Your browser doesn't support javascript.
Show: 20 | 50 | 100
Results 1 - 9 de 9
Filter
1.
Malaysian Journal of Medicine and Health Sciences ; 18:28-35, 2022.
Article in English | Scopus | ID: covidwho-2146711

ABSTRACT

Introduction: With the arise of the COVID-19 pandemic, higher institutions are forced to change the method of delivery for bedside teaching sessions from face-to-face to online learning. However, online learning was found not effective in delivering practical knowledge and skills to students. Hence, the objective of this study was to determine the association between level of knowledge gained, confidence, motivation and flexibility on types of learning for bedside teaching sessions among clinical students in four Malaysian medical schools during COVID-19 pandemic. Methods: A cross-sectional study involving medical students from Universiti Putra Malaysia (UPM), Universiti Sains Islam Malaysia (USIM), Universiti Islam Antarabangsa (UIA) and Universiti Sains Malaysia (USM) were conducted from 1st March 2021 until 6th June 2021. An online questionnaire was distributed and it consisted of 5 sections which cover sociodemographic information, level of knowledge gained, confidence, motivation, and flexibility from bedside teaching session. The data was analysed by using SPSS software program. Results: There is a significant association between the level of knowledge gained, level of confidence, level of motivation and level of flexibility with the type of learning (online or face-to-face) during bedside teaching sessions. Results revealed that students gained a higher level of knowledge (84.9%), higher level of confidence in physical examination (93.3%), higher motivation (82.2%) and higher flexibility (64.1%) during face-to-face bedside teaching sessions compared to online learning. Conclusion: Most of the medical students in four Malaysian medical schools prefer face-to-face learning compared to online learning for bedside teaching sessions. © 2022 UPM Press. All rights reserved.

2.
Aerosol and Air Quality Research ; 22(1), 2022.
Article in English | Scopus | ID: covidwho-1732360

ABSTRACT

The Tamil Nadu Air Pollution and Health Effects study (TAPHE-2) aims to evaluate the relationship between air pollution and birth outcome in a rural-urban cohort of 300 pregnant women. Due to COVID-19 related lockdowns, some TAPHE-2 activities were delayed;however, continuous indoor and outdoor air quality data were collected in and around Chennai, India. We report here the impact of graded COVID-19 lockdown on indoor particulate matter (PM2.5 and PM10) levels based on calibrated data from affordable real-time PM sensors called atmos™ and ambient PM levels from publicly available regulatory monitors. The study period was between 11 March and 30 June 2020 (i.e., 100 days of continuous monitoring), which coincided with four phases of a nationwide graded lockdown. Field calibration coefficients for the atmos PM were derived by collocating them with reference-grade PM monitors. The normalized root mean square error (NRMSE) of the atmos hourly PM2.5 (PM10) improved from 41% to 15% (33% to 18%) after applying the field calibration coefficients. Lockdowns resulted in significant reductions in indoor and ambient PM levels, with the highest reduction observed during lockdown phase 2 (L2) and phase 3 (L3). Reductions as high as 70%, 91%, and 62% were observed in ambient PM2.5, indoor PM2.5, and indoor PM10 relative to pre-lockdown levels (PL), respectively. The indoor PM2.5/PM10 ratio decreased during the lockdown, suggesting a decline in the fine mode dominance in PM10. The indoor-to-outdoor (I/O) ratios in PM2.5 marginally increased during L1, L2, and L3 phases compared to that of PL levels, suggesting an uneven reduction in indoor and ambient PM2.5 levels during the lockdown. © The Author's institution.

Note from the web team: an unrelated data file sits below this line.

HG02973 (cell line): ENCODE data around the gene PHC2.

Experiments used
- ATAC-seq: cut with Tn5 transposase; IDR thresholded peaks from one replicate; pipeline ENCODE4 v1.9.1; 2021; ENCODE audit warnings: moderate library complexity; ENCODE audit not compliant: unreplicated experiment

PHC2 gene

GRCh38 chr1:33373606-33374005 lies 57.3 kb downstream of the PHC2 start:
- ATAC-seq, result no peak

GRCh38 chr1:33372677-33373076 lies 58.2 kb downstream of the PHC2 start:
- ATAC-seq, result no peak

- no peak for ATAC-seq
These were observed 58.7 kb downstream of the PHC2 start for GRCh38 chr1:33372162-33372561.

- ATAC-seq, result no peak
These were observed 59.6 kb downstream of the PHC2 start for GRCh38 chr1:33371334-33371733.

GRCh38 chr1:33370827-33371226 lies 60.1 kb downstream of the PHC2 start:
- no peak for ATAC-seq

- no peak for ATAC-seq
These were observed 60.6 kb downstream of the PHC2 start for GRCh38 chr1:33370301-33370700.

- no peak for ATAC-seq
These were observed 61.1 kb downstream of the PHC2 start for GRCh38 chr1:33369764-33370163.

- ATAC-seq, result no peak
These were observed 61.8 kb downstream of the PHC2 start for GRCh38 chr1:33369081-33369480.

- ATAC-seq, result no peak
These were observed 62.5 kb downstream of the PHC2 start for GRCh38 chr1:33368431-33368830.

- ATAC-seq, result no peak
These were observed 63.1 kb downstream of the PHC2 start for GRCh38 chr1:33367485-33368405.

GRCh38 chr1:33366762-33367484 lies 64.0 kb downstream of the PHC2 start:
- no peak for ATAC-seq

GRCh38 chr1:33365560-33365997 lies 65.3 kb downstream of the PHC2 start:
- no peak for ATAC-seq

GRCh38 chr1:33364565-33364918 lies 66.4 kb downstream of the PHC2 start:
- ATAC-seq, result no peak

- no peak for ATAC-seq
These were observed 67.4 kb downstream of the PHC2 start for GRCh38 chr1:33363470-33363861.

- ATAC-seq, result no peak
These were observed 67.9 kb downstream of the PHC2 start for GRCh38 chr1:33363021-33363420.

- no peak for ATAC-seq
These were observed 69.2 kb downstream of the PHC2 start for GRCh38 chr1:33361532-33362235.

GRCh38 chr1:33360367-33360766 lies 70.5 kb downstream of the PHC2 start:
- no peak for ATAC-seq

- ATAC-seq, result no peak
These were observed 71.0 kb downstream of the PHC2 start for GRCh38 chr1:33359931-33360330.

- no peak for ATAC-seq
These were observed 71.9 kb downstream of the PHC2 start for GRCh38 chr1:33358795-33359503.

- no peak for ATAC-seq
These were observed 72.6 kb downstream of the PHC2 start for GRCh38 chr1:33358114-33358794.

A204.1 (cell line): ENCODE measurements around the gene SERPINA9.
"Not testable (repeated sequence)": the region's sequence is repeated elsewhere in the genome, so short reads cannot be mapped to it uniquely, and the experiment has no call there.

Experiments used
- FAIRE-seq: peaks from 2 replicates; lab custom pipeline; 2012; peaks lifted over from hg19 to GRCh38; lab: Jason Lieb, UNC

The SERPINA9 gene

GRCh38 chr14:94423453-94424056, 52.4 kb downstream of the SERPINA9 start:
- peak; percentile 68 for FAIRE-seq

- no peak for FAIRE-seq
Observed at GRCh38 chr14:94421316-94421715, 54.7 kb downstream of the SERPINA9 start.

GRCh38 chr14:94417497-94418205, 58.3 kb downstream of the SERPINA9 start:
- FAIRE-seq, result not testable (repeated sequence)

3.
Lancet Respir Med ; 9(5): 487-497, 2021 05.
Article in English | MEDLINE | ID: covidwho-1537196

ABSTRACT

BACKGROUND: Lung transplantation is a life-saving treatment for patients with end-stage lung disease; however, it is infrequently considered for patients with acute respiratory distress syndrome (ARDS) attributable to infectious causes. We aimed to describe the course of disease and early post-transplantation outcomes in critically ill patients with COVID-19 who failed to show lung recovery despite optimal medical management and were deemed to be at imminent risk of dying due to pulmonary complications. METHODS: We established a multi-institutional case series that included the first consecutive transplants for severe COVID-19-associated ARDS known to us in the USA, Italy, Austria, and India. De-identified data from participating centres-including information relating to patient demographics and pre-COVID-19 characteristics, pretransplantation disease course, perioperative challenges, pathology of explanted lungs, and post-transplantation outcomes-were collected by Northwestern University (Chicago, IL, USA) and analysed. FINDINGS: Between May 1 and Sept 30, 2020, 12 patients with COVID-19-associated ARDS underwent bilateral lung transplantation at six high-volume transplant centres in the USA (eight recipients at three centres), Italy (two recipients at one centre), Austria (one recipient), and India (one recipient). The median age of recipients was 48 years (IQR 41-51); three of the 12 patients were female. Chest imaging before transplantation showed severe lung damage that did not improve despite prolonged mechanical ventilation and extracorporeal membrane oxygenation. The lung transplant procedure was technically challenging, with severe pleural adhesions, hilar lymphadenopathy, and increased intraoperative transfusion requirements. Pathology of the explanted lungs showed extensive, ongoing acute lung injury with features of lung fibrosis. There was no recurrence of SARS-CoV-2 in the allografts. All patients with COVID-19 could be weaned off extracorporeal support and showed short-term survival similar to that of transplant recipients without COVID-19. INTERPRETATION: The findings from our report show that lung transplantation is the only option for survival in some patients with severe, unresolving COVID-19-associated ARDS, and that the procedure can be done successfully, with good early post-transplantation outcomes, in carefully selected patients. FUNDING: National Institutes of Health. VIDEO ABSTRACT.